On the other hand, Bayesian inference, the main alternative to significance testing, generates probabilistic statements about hypotheses based on data (and a priori estimates), and therefore truly constitutes inference. Bayesian methods can, for instance, calculate the probability that the null hypothesis H0 above is true assuming an a priori estimate of the probability that a coin is unfair. Since a priori we would be quite surprised that a coin could consistently give 75% heads, a Bayesian analysis would find the null hypothesis (that the coin is fair) quite probable even if a test gave 15 heads out of 20 tries (which as we saw above is considered a "significant" result at the 5% level according to its p-value).

Strictly speaking, then, p is a statement about data rather than about any hypothesis, and hence it is not inferential. This raises the question, though, of how science has been able to advance using significance testing. The reason is that, in many situations, p approximates some useful post-experimental probabilities about hypotheses, such as the post-experimental probability of the null hypothesis. When this approximation holds, it could help a researcher to judge the post-experimental plausibility of a hypothesis.[4][5][6][7] Even so, this approximation does not eliminate the need for caution in interpreting p inferentially, as shown in the Jeffreys–Lindley paradox mentioned below.

## Misunderstandings

The data obtained by comparing the p-value to a significance level will yield one of two results: either the null hypothesis is rejected, or the null hypothesis cannot be rejected at that significance level (which however does not imply that the null hypothesis is true). A small p-value that indicates statistical significance does not indicate that an alternative hypothesis is ipso facto correct.

Despite the ubiquity of p-value tests, this particular test for statistical significance has come under heavy criticism due both to its inherent shortcomings and the potential for misinterpretation.

There are several common misunderstandings about p-values.[8][9]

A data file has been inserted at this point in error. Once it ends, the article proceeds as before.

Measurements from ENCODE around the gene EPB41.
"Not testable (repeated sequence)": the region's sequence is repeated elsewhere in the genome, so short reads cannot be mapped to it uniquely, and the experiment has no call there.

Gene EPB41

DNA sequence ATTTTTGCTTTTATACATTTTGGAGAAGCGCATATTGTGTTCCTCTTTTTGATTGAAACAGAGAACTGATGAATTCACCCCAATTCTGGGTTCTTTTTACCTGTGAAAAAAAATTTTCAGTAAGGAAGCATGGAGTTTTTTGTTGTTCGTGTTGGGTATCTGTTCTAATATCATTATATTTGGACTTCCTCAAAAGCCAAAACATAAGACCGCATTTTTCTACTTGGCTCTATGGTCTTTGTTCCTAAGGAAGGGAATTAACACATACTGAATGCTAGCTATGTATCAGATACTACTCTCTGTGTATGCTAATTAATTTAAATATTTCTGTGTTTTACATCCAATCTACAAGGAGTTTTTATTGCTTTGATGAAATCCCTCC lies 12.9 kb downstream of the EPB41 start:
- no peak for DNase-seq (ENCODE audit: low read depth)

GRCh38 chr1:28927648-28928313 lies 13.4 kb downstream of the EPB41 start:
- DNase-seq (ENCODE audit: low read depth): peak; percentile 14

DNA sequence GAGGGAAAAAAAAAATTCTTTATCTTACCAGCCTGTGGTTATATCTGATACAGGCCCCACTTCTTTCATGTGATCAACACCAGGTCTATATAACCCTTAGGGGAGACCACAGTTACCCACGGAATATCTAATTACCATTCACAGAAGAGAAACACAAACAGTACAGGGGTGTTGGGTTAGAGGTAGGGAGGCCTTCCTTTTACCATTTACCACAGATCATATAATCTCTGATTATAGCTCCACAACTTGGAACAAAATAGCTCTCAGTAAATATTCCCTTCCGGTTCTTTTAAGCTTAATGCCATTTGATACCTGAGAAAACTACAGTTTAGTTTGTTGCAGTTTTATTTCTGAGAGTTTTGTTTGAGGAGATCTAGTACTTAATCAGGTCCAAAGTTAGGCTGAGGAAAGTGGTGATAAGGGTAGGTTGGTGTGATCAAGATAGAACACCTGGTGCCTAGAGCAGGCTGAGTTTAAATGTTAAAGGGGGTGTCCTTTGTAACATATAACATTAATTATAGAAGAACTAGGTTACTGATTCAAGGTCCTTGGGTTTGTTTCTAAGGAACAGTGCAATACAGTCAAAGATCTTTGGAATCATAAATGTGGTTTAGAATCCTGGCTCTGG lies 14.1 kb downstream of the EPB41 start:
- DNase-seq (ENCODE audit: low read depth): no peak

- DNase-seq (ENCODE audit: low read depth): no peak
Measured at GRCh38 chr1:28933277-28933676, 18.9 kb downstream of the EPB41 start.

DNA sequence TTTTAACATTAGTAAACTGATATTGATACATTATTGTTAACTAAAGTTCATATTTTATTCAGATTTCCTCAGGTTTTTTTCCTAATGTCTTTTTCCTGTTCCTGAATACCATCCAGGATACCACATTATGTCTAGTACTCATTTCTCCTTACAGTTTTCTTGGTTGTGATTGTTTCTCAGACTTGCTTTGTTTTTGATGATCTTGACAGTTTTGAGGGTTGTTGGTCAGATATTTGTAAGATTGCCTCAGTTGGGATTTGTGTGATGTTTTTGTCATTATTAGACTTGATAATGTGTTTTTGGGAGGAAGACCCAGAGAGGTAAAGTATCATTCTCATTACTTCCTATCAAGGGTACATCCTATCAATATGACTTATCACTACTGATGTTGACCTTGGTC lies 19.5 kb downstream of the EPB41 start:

1. The p-value is not the probability that the null hypothesis is true.
In fact, frequentist statistics does not, and cannot, attach probabilities to hypotheses. Comparison of Bayesian and classical approaches shows that a p-value can be very close to zero while the posterior probability of the null is very close to unity (if there is no alternative hypothesis with a large enough a priori probability and which would explain the results more easily). This is the Jeffreys–Lindley paradox.
2. The p-value is not the probability that a finding is "merely a fluke."
As the calculation of a p-value is based on the assumption that a finding is the product of chance alone, it patently cannot also be used to gauge the probability of that assumption being true. This is different from the real meaning which is that the p-value is the chance of obtaining such results if the null hypothesis is true.
3. The p-value is not the probability of falsely rejecting the null hypothesis. This error is a version of the so-called prosecutor's fallacy.
4. The p-value is not the probability that a replicating experiment would not yield the same conclusion.
5. 1 − (p-value) is not the probability of the alternative hypothesis being true (see (1)).
6. The significance level of the test is not determined by the p-value.
The significance level of a test is a value that should be decided upon by the agent interpreting the data before the data are viewed, and is compared against the p-value or any other statistic calculated after the test has been performed. (However, reporting a p-value is more useful than simply saying that the results were or were not significant at a given level, and allows the reader to decide for himself whether to consider the results significant.)
7. The p-value does not indicate the size or importance of the observed effect (compare with effect size). The two do vary together however – the larger the effect, the smaller sample size will be required to get a significant p-value.

## Problems

Critics of p-values point out that the criterion used to decide "statistical significance" is based on the somewhat arbitrary choice of level (often set at 0.05).[10] If significance testing is applied to hypotheses that are known to be false in advance, an insignificant result will simply reflect an insufficient sample size. Another problem is that the definition of "more extreme" data depends on the intentions of the investigator; for example, the situation in which the investigator flips the coin 100 times has a set of extreme data that is different from the situation in which the investigator continues to flip the coin until 50 heads are achieved.[11]